I was more than content to admire masterpiece after masterpiece displayed in The Courtauld Gallery, a small, university museum on London’s Museum Mile. Then, cued by the upward gaze of another visitor, I glanced—then gawked—at the lavishly augmented and painted ceiling.
The Courtauld Gallery is housed in Somerset House, designed by Sir William Chambers, built between 1775 and 1801 to house the Royal Academy and other offices, and now part of the Courtauld Institute of Art. Chambers, one of England’s top architects, was charged with designing a “great public building… an object of national splendor.” The design alone is exquisite, but set against this backdrop is one of the world’s finest collections of Impressionist and Post-Impressionist art.
In many museums, masterpieces crowds walls, vying for attention and overwhelming the viewer. Not so at the Courtauld. Works are displayed in a series of rooms on three floors. Each room is personal and yet formal, intimate and yet grand, a neoclassical confection that complements rather than competes with the art displayed. Exquisite period details, such as ceiling medallions and paintings, elaborate cornices, moldings, and fireplaces, and delicate apses and ornate friezes enrich the overall experience. A spiraling stone stairway, a work of art in its own right, connects the floors.
The gallery’s founding collection was a gift from industrialist Samuel Courtauld, who began collecting art in 1922 and helped establish the Courtauld Institute in 1932. In many ways, Courtauld was a maverick. He purchased art that spoke to him personally rather than following accepted principles of the time. He favored French Impressionists and Post Impressionists, acquiring works by Monet, Van Gogh, Degas, Cézanne, Renoir, Seurat, and Gauguin, among others.
One of the most heralded works is Manet’s “A Bar at the Folies-Bergere,” painted one year before the artist’s death. It is widely considered the culmination of Manet’s interest in painting contemporary urban life. Critics call its composition a visual puzzle, with inconsistencies in the point of view.
Another standout is “La Loge,” painted by Renoir in 1874 and exhibited that year at the first Impressionist group exhibition. Professor John House, the Institute’s Walter H Annenberg Professor of the history of art, describes this painting as a play on the relationship between men and women and a prime example of the Impressionists capturing contemporary Paris social life of the time. “In technical terms, it’s an extraordinary painting, conveying a whole lot of detail through extremely informal and sketch-like handling. It’s a virtuoso display of what Renoir could do with the brush.”
It’s hard not to be captivated in a morbid yet curious way by Van Gogh’s masterpiece “Self-Portrait with a Bandaged Ear,” painted in 1889, shortly after the master mutilated his right ear. Nor is it hard not to be delighted by viewing Degas’ paintings of dancers paired with his sculptures of the same or viewing “Montagne Sainte-Victoire,” painted by Cézanne in 1887 at the pinnacle of his career.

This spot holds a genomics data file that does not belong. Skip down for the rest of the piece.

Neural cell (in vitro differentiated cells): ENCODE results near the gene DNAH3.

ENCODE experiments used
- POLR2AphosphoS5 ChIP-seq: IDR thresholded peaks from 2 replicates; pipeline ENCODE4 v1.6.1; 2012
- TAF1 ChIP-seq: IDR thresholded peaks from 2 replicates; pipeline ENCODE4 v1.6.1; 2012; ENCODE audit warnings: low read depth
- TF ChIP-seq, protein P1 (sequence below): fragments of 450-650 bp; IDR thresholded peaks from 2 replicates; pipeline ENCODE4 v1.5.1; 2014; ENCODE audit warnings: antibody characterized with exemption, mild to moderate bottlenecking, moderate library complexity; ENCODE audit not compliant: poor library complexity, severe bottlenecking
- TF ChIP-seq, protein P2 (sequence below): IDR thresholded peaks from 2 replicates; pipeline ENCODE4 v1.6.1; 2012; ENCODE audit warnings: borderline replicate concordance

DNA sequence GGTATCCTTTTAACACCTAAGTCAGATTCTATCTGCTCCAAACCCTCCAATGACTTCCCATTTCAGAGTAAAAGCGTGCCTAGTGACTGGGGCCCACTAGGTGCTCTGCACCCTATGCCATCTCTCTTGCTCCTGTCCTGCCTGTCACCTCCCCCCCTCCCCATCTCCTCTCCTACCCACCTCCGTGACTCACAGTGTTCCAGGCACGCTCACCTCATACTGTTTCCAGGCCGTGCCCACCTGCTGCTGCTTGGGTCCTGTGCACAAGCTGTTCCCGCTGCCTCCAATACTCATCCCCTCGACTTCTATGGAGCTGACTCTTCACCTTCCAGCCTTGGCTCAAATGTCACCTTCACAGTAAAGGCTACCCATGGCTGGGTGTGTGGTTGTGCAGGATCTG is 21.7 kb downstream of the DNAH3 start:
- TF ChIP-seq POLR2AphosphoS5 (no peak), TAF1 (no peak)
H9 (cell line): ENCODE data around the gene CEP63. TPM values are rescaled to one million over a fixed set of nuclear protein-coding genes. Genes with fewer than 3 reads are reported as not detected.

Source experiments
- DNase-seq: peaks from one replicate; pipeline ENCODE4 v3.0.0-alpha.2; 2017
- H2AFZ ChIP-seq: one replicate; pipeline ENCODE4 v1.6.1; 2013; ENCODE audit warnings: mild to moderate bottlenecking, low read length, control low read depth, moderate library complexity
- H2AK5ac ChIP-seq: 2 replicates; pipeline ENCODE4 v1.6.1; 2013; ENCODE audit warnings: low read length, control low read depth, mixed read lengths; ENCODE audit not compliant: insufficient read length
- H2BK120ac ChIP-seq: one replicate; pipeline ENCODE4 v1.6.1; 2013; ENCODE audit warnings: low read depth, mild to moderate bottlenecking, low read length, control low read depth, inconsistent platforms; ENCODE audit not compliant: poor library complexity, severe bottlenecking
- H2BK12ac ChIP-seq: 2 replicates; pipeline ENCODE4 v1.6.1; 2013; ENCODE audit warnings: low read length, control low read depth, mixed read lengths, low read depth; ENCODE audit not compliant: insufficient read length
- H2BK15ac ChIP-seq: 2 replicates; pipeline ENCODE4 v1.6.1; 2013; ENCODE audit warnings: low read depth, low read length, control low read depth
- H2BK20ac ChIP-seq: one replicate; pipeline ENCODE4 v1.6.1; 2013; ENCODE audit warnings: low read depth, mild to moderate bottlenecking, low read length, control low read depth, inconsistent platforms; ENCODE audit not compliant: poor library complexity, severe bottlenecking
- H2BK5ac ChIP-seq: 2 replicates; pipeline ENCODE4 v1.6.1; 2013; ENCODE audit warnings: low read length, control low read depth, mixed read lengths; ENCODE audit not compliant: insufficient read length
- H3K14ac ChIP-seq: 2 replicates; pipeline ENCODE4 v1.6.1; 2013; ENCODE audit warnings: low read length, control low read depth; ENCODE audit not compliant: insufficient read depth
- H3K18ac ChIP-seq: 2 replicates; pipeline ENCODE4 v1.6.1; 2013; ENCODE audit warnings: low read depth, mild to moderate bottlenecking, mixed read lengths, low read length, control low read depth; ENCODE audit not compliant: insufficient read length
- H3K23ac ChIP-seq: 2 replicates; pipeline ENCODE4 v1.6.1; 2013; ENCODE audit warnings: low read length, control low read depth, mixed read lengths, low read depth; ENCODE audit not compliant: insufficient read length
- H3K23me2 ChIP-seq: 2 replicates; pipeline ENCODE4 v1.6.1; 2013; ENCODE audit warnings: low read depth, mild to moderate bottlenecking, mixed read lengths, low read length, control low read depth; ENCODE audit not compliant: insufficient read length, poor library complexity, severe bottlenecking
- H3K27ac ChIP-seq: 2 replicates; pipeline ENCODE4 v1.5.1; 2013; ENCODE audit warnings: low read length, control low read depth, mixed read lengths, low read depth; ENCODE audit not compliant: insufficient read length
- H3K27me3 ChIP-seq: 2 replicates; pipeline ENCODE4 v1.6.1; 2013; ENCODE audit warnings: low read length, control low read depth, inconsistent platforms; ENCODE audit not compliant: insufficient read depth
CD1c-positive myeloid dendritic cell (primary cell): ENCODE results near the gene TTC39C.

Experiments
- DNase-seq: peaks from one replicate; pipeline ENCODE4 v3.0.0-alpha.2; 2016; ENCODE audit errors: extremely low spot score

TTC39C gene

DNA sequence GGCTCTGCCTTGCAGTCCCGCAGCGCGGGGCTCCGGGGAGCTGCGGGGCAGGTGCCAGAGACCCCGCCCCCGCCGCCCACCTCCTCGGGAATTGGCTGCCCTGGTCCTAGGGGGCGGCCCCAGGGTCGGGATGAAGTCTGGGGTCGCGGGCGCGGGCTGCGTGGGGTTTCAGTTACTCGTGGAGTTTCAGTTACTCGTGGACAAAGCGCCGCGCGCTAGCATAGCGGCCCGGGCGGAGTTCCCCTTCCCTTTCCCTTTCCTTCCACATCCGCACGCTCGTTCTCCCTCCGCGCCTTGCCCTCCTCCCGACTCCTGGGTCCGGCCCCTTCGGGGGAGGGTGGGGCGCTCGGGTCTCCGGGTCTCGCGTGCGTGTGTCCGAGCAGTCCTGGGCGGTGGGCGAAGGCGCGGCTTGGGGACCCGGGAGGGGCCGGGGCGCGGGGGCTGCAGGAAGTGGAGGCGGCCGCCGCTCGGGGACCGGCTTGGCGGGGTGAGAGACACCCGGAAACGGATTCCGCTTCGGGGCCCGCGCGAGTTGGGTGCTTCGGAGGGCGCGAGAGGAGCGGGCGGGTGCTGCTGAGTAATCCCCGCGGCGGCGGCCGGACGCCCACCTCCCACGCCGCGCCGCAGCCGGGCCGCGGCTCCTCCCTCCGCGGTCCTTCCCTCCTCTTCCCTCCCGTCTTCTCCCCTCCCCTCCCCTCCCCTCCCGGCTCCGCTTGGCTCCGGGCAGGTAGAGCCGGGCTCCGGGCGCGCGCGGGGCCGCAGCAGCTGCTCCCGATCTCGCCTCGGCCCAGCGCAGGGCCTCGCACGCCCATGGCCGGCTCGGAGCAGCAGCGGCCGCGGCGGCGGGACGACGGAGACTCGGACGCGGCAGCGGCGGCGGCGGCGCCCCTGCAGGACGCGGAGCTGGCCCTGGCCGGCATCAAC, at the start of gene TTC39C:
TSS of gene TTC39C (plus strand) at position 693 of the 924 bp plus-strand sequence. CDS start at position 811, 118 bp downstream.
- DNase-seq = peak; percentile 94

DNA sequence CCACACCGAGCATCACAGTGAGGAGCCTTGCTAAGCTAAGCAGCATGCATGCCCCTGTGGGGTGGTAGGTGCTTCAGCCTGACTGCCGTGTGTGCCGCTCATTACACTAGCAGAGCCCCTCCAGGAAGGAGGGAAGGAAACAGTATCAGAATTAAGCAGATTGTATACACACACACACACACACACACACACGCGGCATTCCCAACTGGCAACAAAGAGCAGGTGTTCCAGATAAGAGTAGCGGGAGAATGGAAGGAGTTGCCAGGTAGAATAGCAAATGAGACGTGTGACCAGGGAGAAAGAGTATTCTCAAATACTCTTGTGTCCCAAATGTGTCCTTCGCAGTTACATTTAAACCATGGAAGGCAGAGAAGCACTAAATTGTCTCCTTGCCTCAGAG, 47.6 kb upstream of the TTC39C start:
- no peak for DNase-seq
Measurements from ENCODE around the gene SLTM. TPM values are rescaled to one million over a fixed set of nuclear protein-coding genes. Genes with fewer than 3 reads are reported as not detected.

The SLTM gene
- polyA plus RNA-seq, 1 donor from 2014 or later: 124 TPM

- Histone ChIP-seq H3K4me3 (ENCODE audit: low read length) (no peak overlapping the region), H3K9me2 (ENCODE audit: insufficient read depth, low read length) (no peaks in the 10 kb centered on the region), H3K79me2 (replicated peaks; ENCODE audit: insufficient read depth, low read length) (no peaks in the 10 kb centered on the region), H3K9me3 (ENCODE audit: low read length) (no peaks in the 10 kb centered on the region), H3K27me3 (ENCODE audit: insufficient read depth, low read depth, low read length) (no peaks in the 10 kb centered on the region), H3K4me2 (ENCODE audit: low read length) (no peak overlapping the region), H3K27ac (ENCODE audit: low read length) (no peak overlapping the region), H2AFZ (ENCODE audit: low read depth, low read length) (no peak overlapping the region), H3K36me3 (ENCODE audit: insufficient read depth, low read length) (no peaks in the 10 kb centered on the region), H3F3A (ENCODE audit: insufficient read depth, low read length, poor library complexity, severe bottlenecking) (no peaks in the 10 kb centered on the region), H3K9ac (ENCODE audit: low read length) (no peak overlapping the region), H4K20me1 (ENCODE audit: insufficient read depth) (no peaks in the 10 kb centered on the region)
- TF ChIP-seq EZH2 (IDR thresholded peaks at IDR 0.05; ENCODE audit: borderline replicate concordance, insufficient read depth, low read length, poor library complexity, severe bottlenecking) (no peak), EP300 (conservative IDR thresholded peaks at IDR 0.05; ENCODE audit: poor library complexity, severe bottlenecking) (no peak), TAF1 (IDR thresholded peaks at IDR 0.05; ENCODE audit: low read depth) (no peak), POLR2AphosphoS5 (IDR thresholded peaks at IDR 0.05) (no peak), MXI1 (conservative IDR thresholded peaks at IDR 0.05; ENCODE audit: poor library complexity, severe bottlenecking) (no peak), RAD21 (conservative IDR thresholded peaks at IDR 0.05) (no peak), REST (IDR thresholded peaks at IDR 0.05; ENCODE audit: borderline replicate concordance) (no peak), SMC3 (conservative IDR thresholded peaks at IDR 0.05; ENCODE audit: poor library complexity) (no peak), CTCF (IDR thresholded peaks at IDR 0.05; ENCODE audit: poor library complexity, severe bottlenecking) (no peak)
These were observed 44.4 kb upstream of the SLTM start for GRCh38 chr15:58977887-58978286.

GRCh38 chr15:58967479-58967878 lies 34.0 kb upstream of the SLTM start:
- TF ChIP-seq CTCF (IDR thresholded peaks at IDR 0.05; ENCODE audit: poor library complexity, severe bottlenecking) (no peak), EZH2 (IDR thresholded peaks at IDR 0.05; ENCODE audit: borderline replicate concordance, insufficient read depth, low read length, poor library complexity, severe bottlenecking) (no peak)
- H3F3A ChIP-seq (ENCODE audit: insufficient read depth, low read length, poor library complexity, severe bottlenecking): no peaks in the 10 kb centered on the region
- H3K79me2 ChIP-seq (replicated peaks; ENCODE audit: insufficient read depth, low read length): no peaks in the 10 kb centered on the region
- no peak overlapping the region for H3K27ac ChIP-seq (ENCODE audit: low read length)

While the Impressionists and Post-Impressionists garner the most attention, they’re not the only reason to visit. The gallery’s collection ranges from the early Renaissance to 20th-century Modernists, and in addition to paintings, it comprises more than 6,000 drawings and watercolors, 20,000 prints, decorative arts, sculpture, and furniture.
Occupying the center of one room is a mid-17th-century harpsichord. The painted inner case depicts the story of David and Goliath, and both the instrument and its inner case are inlaid with ebony and ivory. In another room, the late 15th-century Morelli-Nerli wedding chests are remarkable in that they’ve survived with their painted backboards and documentation. Crafted by Zanobi di Domenico and painted and gilded by Jacopo del Sellagio and Biagio d’Antonio, both are illustrated with families’ coats of arms as well as stories from ancient Rome intended to entertain and educate.
Also earning repute is the museum’s collection of Rubens, part of a bequest by Count Antoine Seilern. Of note is the Flemish master’s family portrait of his friend Jan Brueghel the Elder with his wife and two children. The gallery has a significant collection of oil sketches by Rubens that show the artist working out ideas. One late-in-life landscape depicts his private estate by moonlight, and a close inspection shows that a mother and child originally in it were painted over.
Other highlights enhanced by the architectural splendor of Somerset House include Gothic ivories; paintings by Bernardo Daddi, Giotto’s pupil, and Fra Angelico, the monk painter of Florence; “Adam and Eve,” painted in 1526 by Lucas Cranach the Elder; the Lamentation Triptych by the Master of Flemalle, a masterpiece of early Netherlandish painting; sculptures by Matisse and Rodin; and modern works that range from Matisse to Kandinsky, Kokoshanka to Sutherland.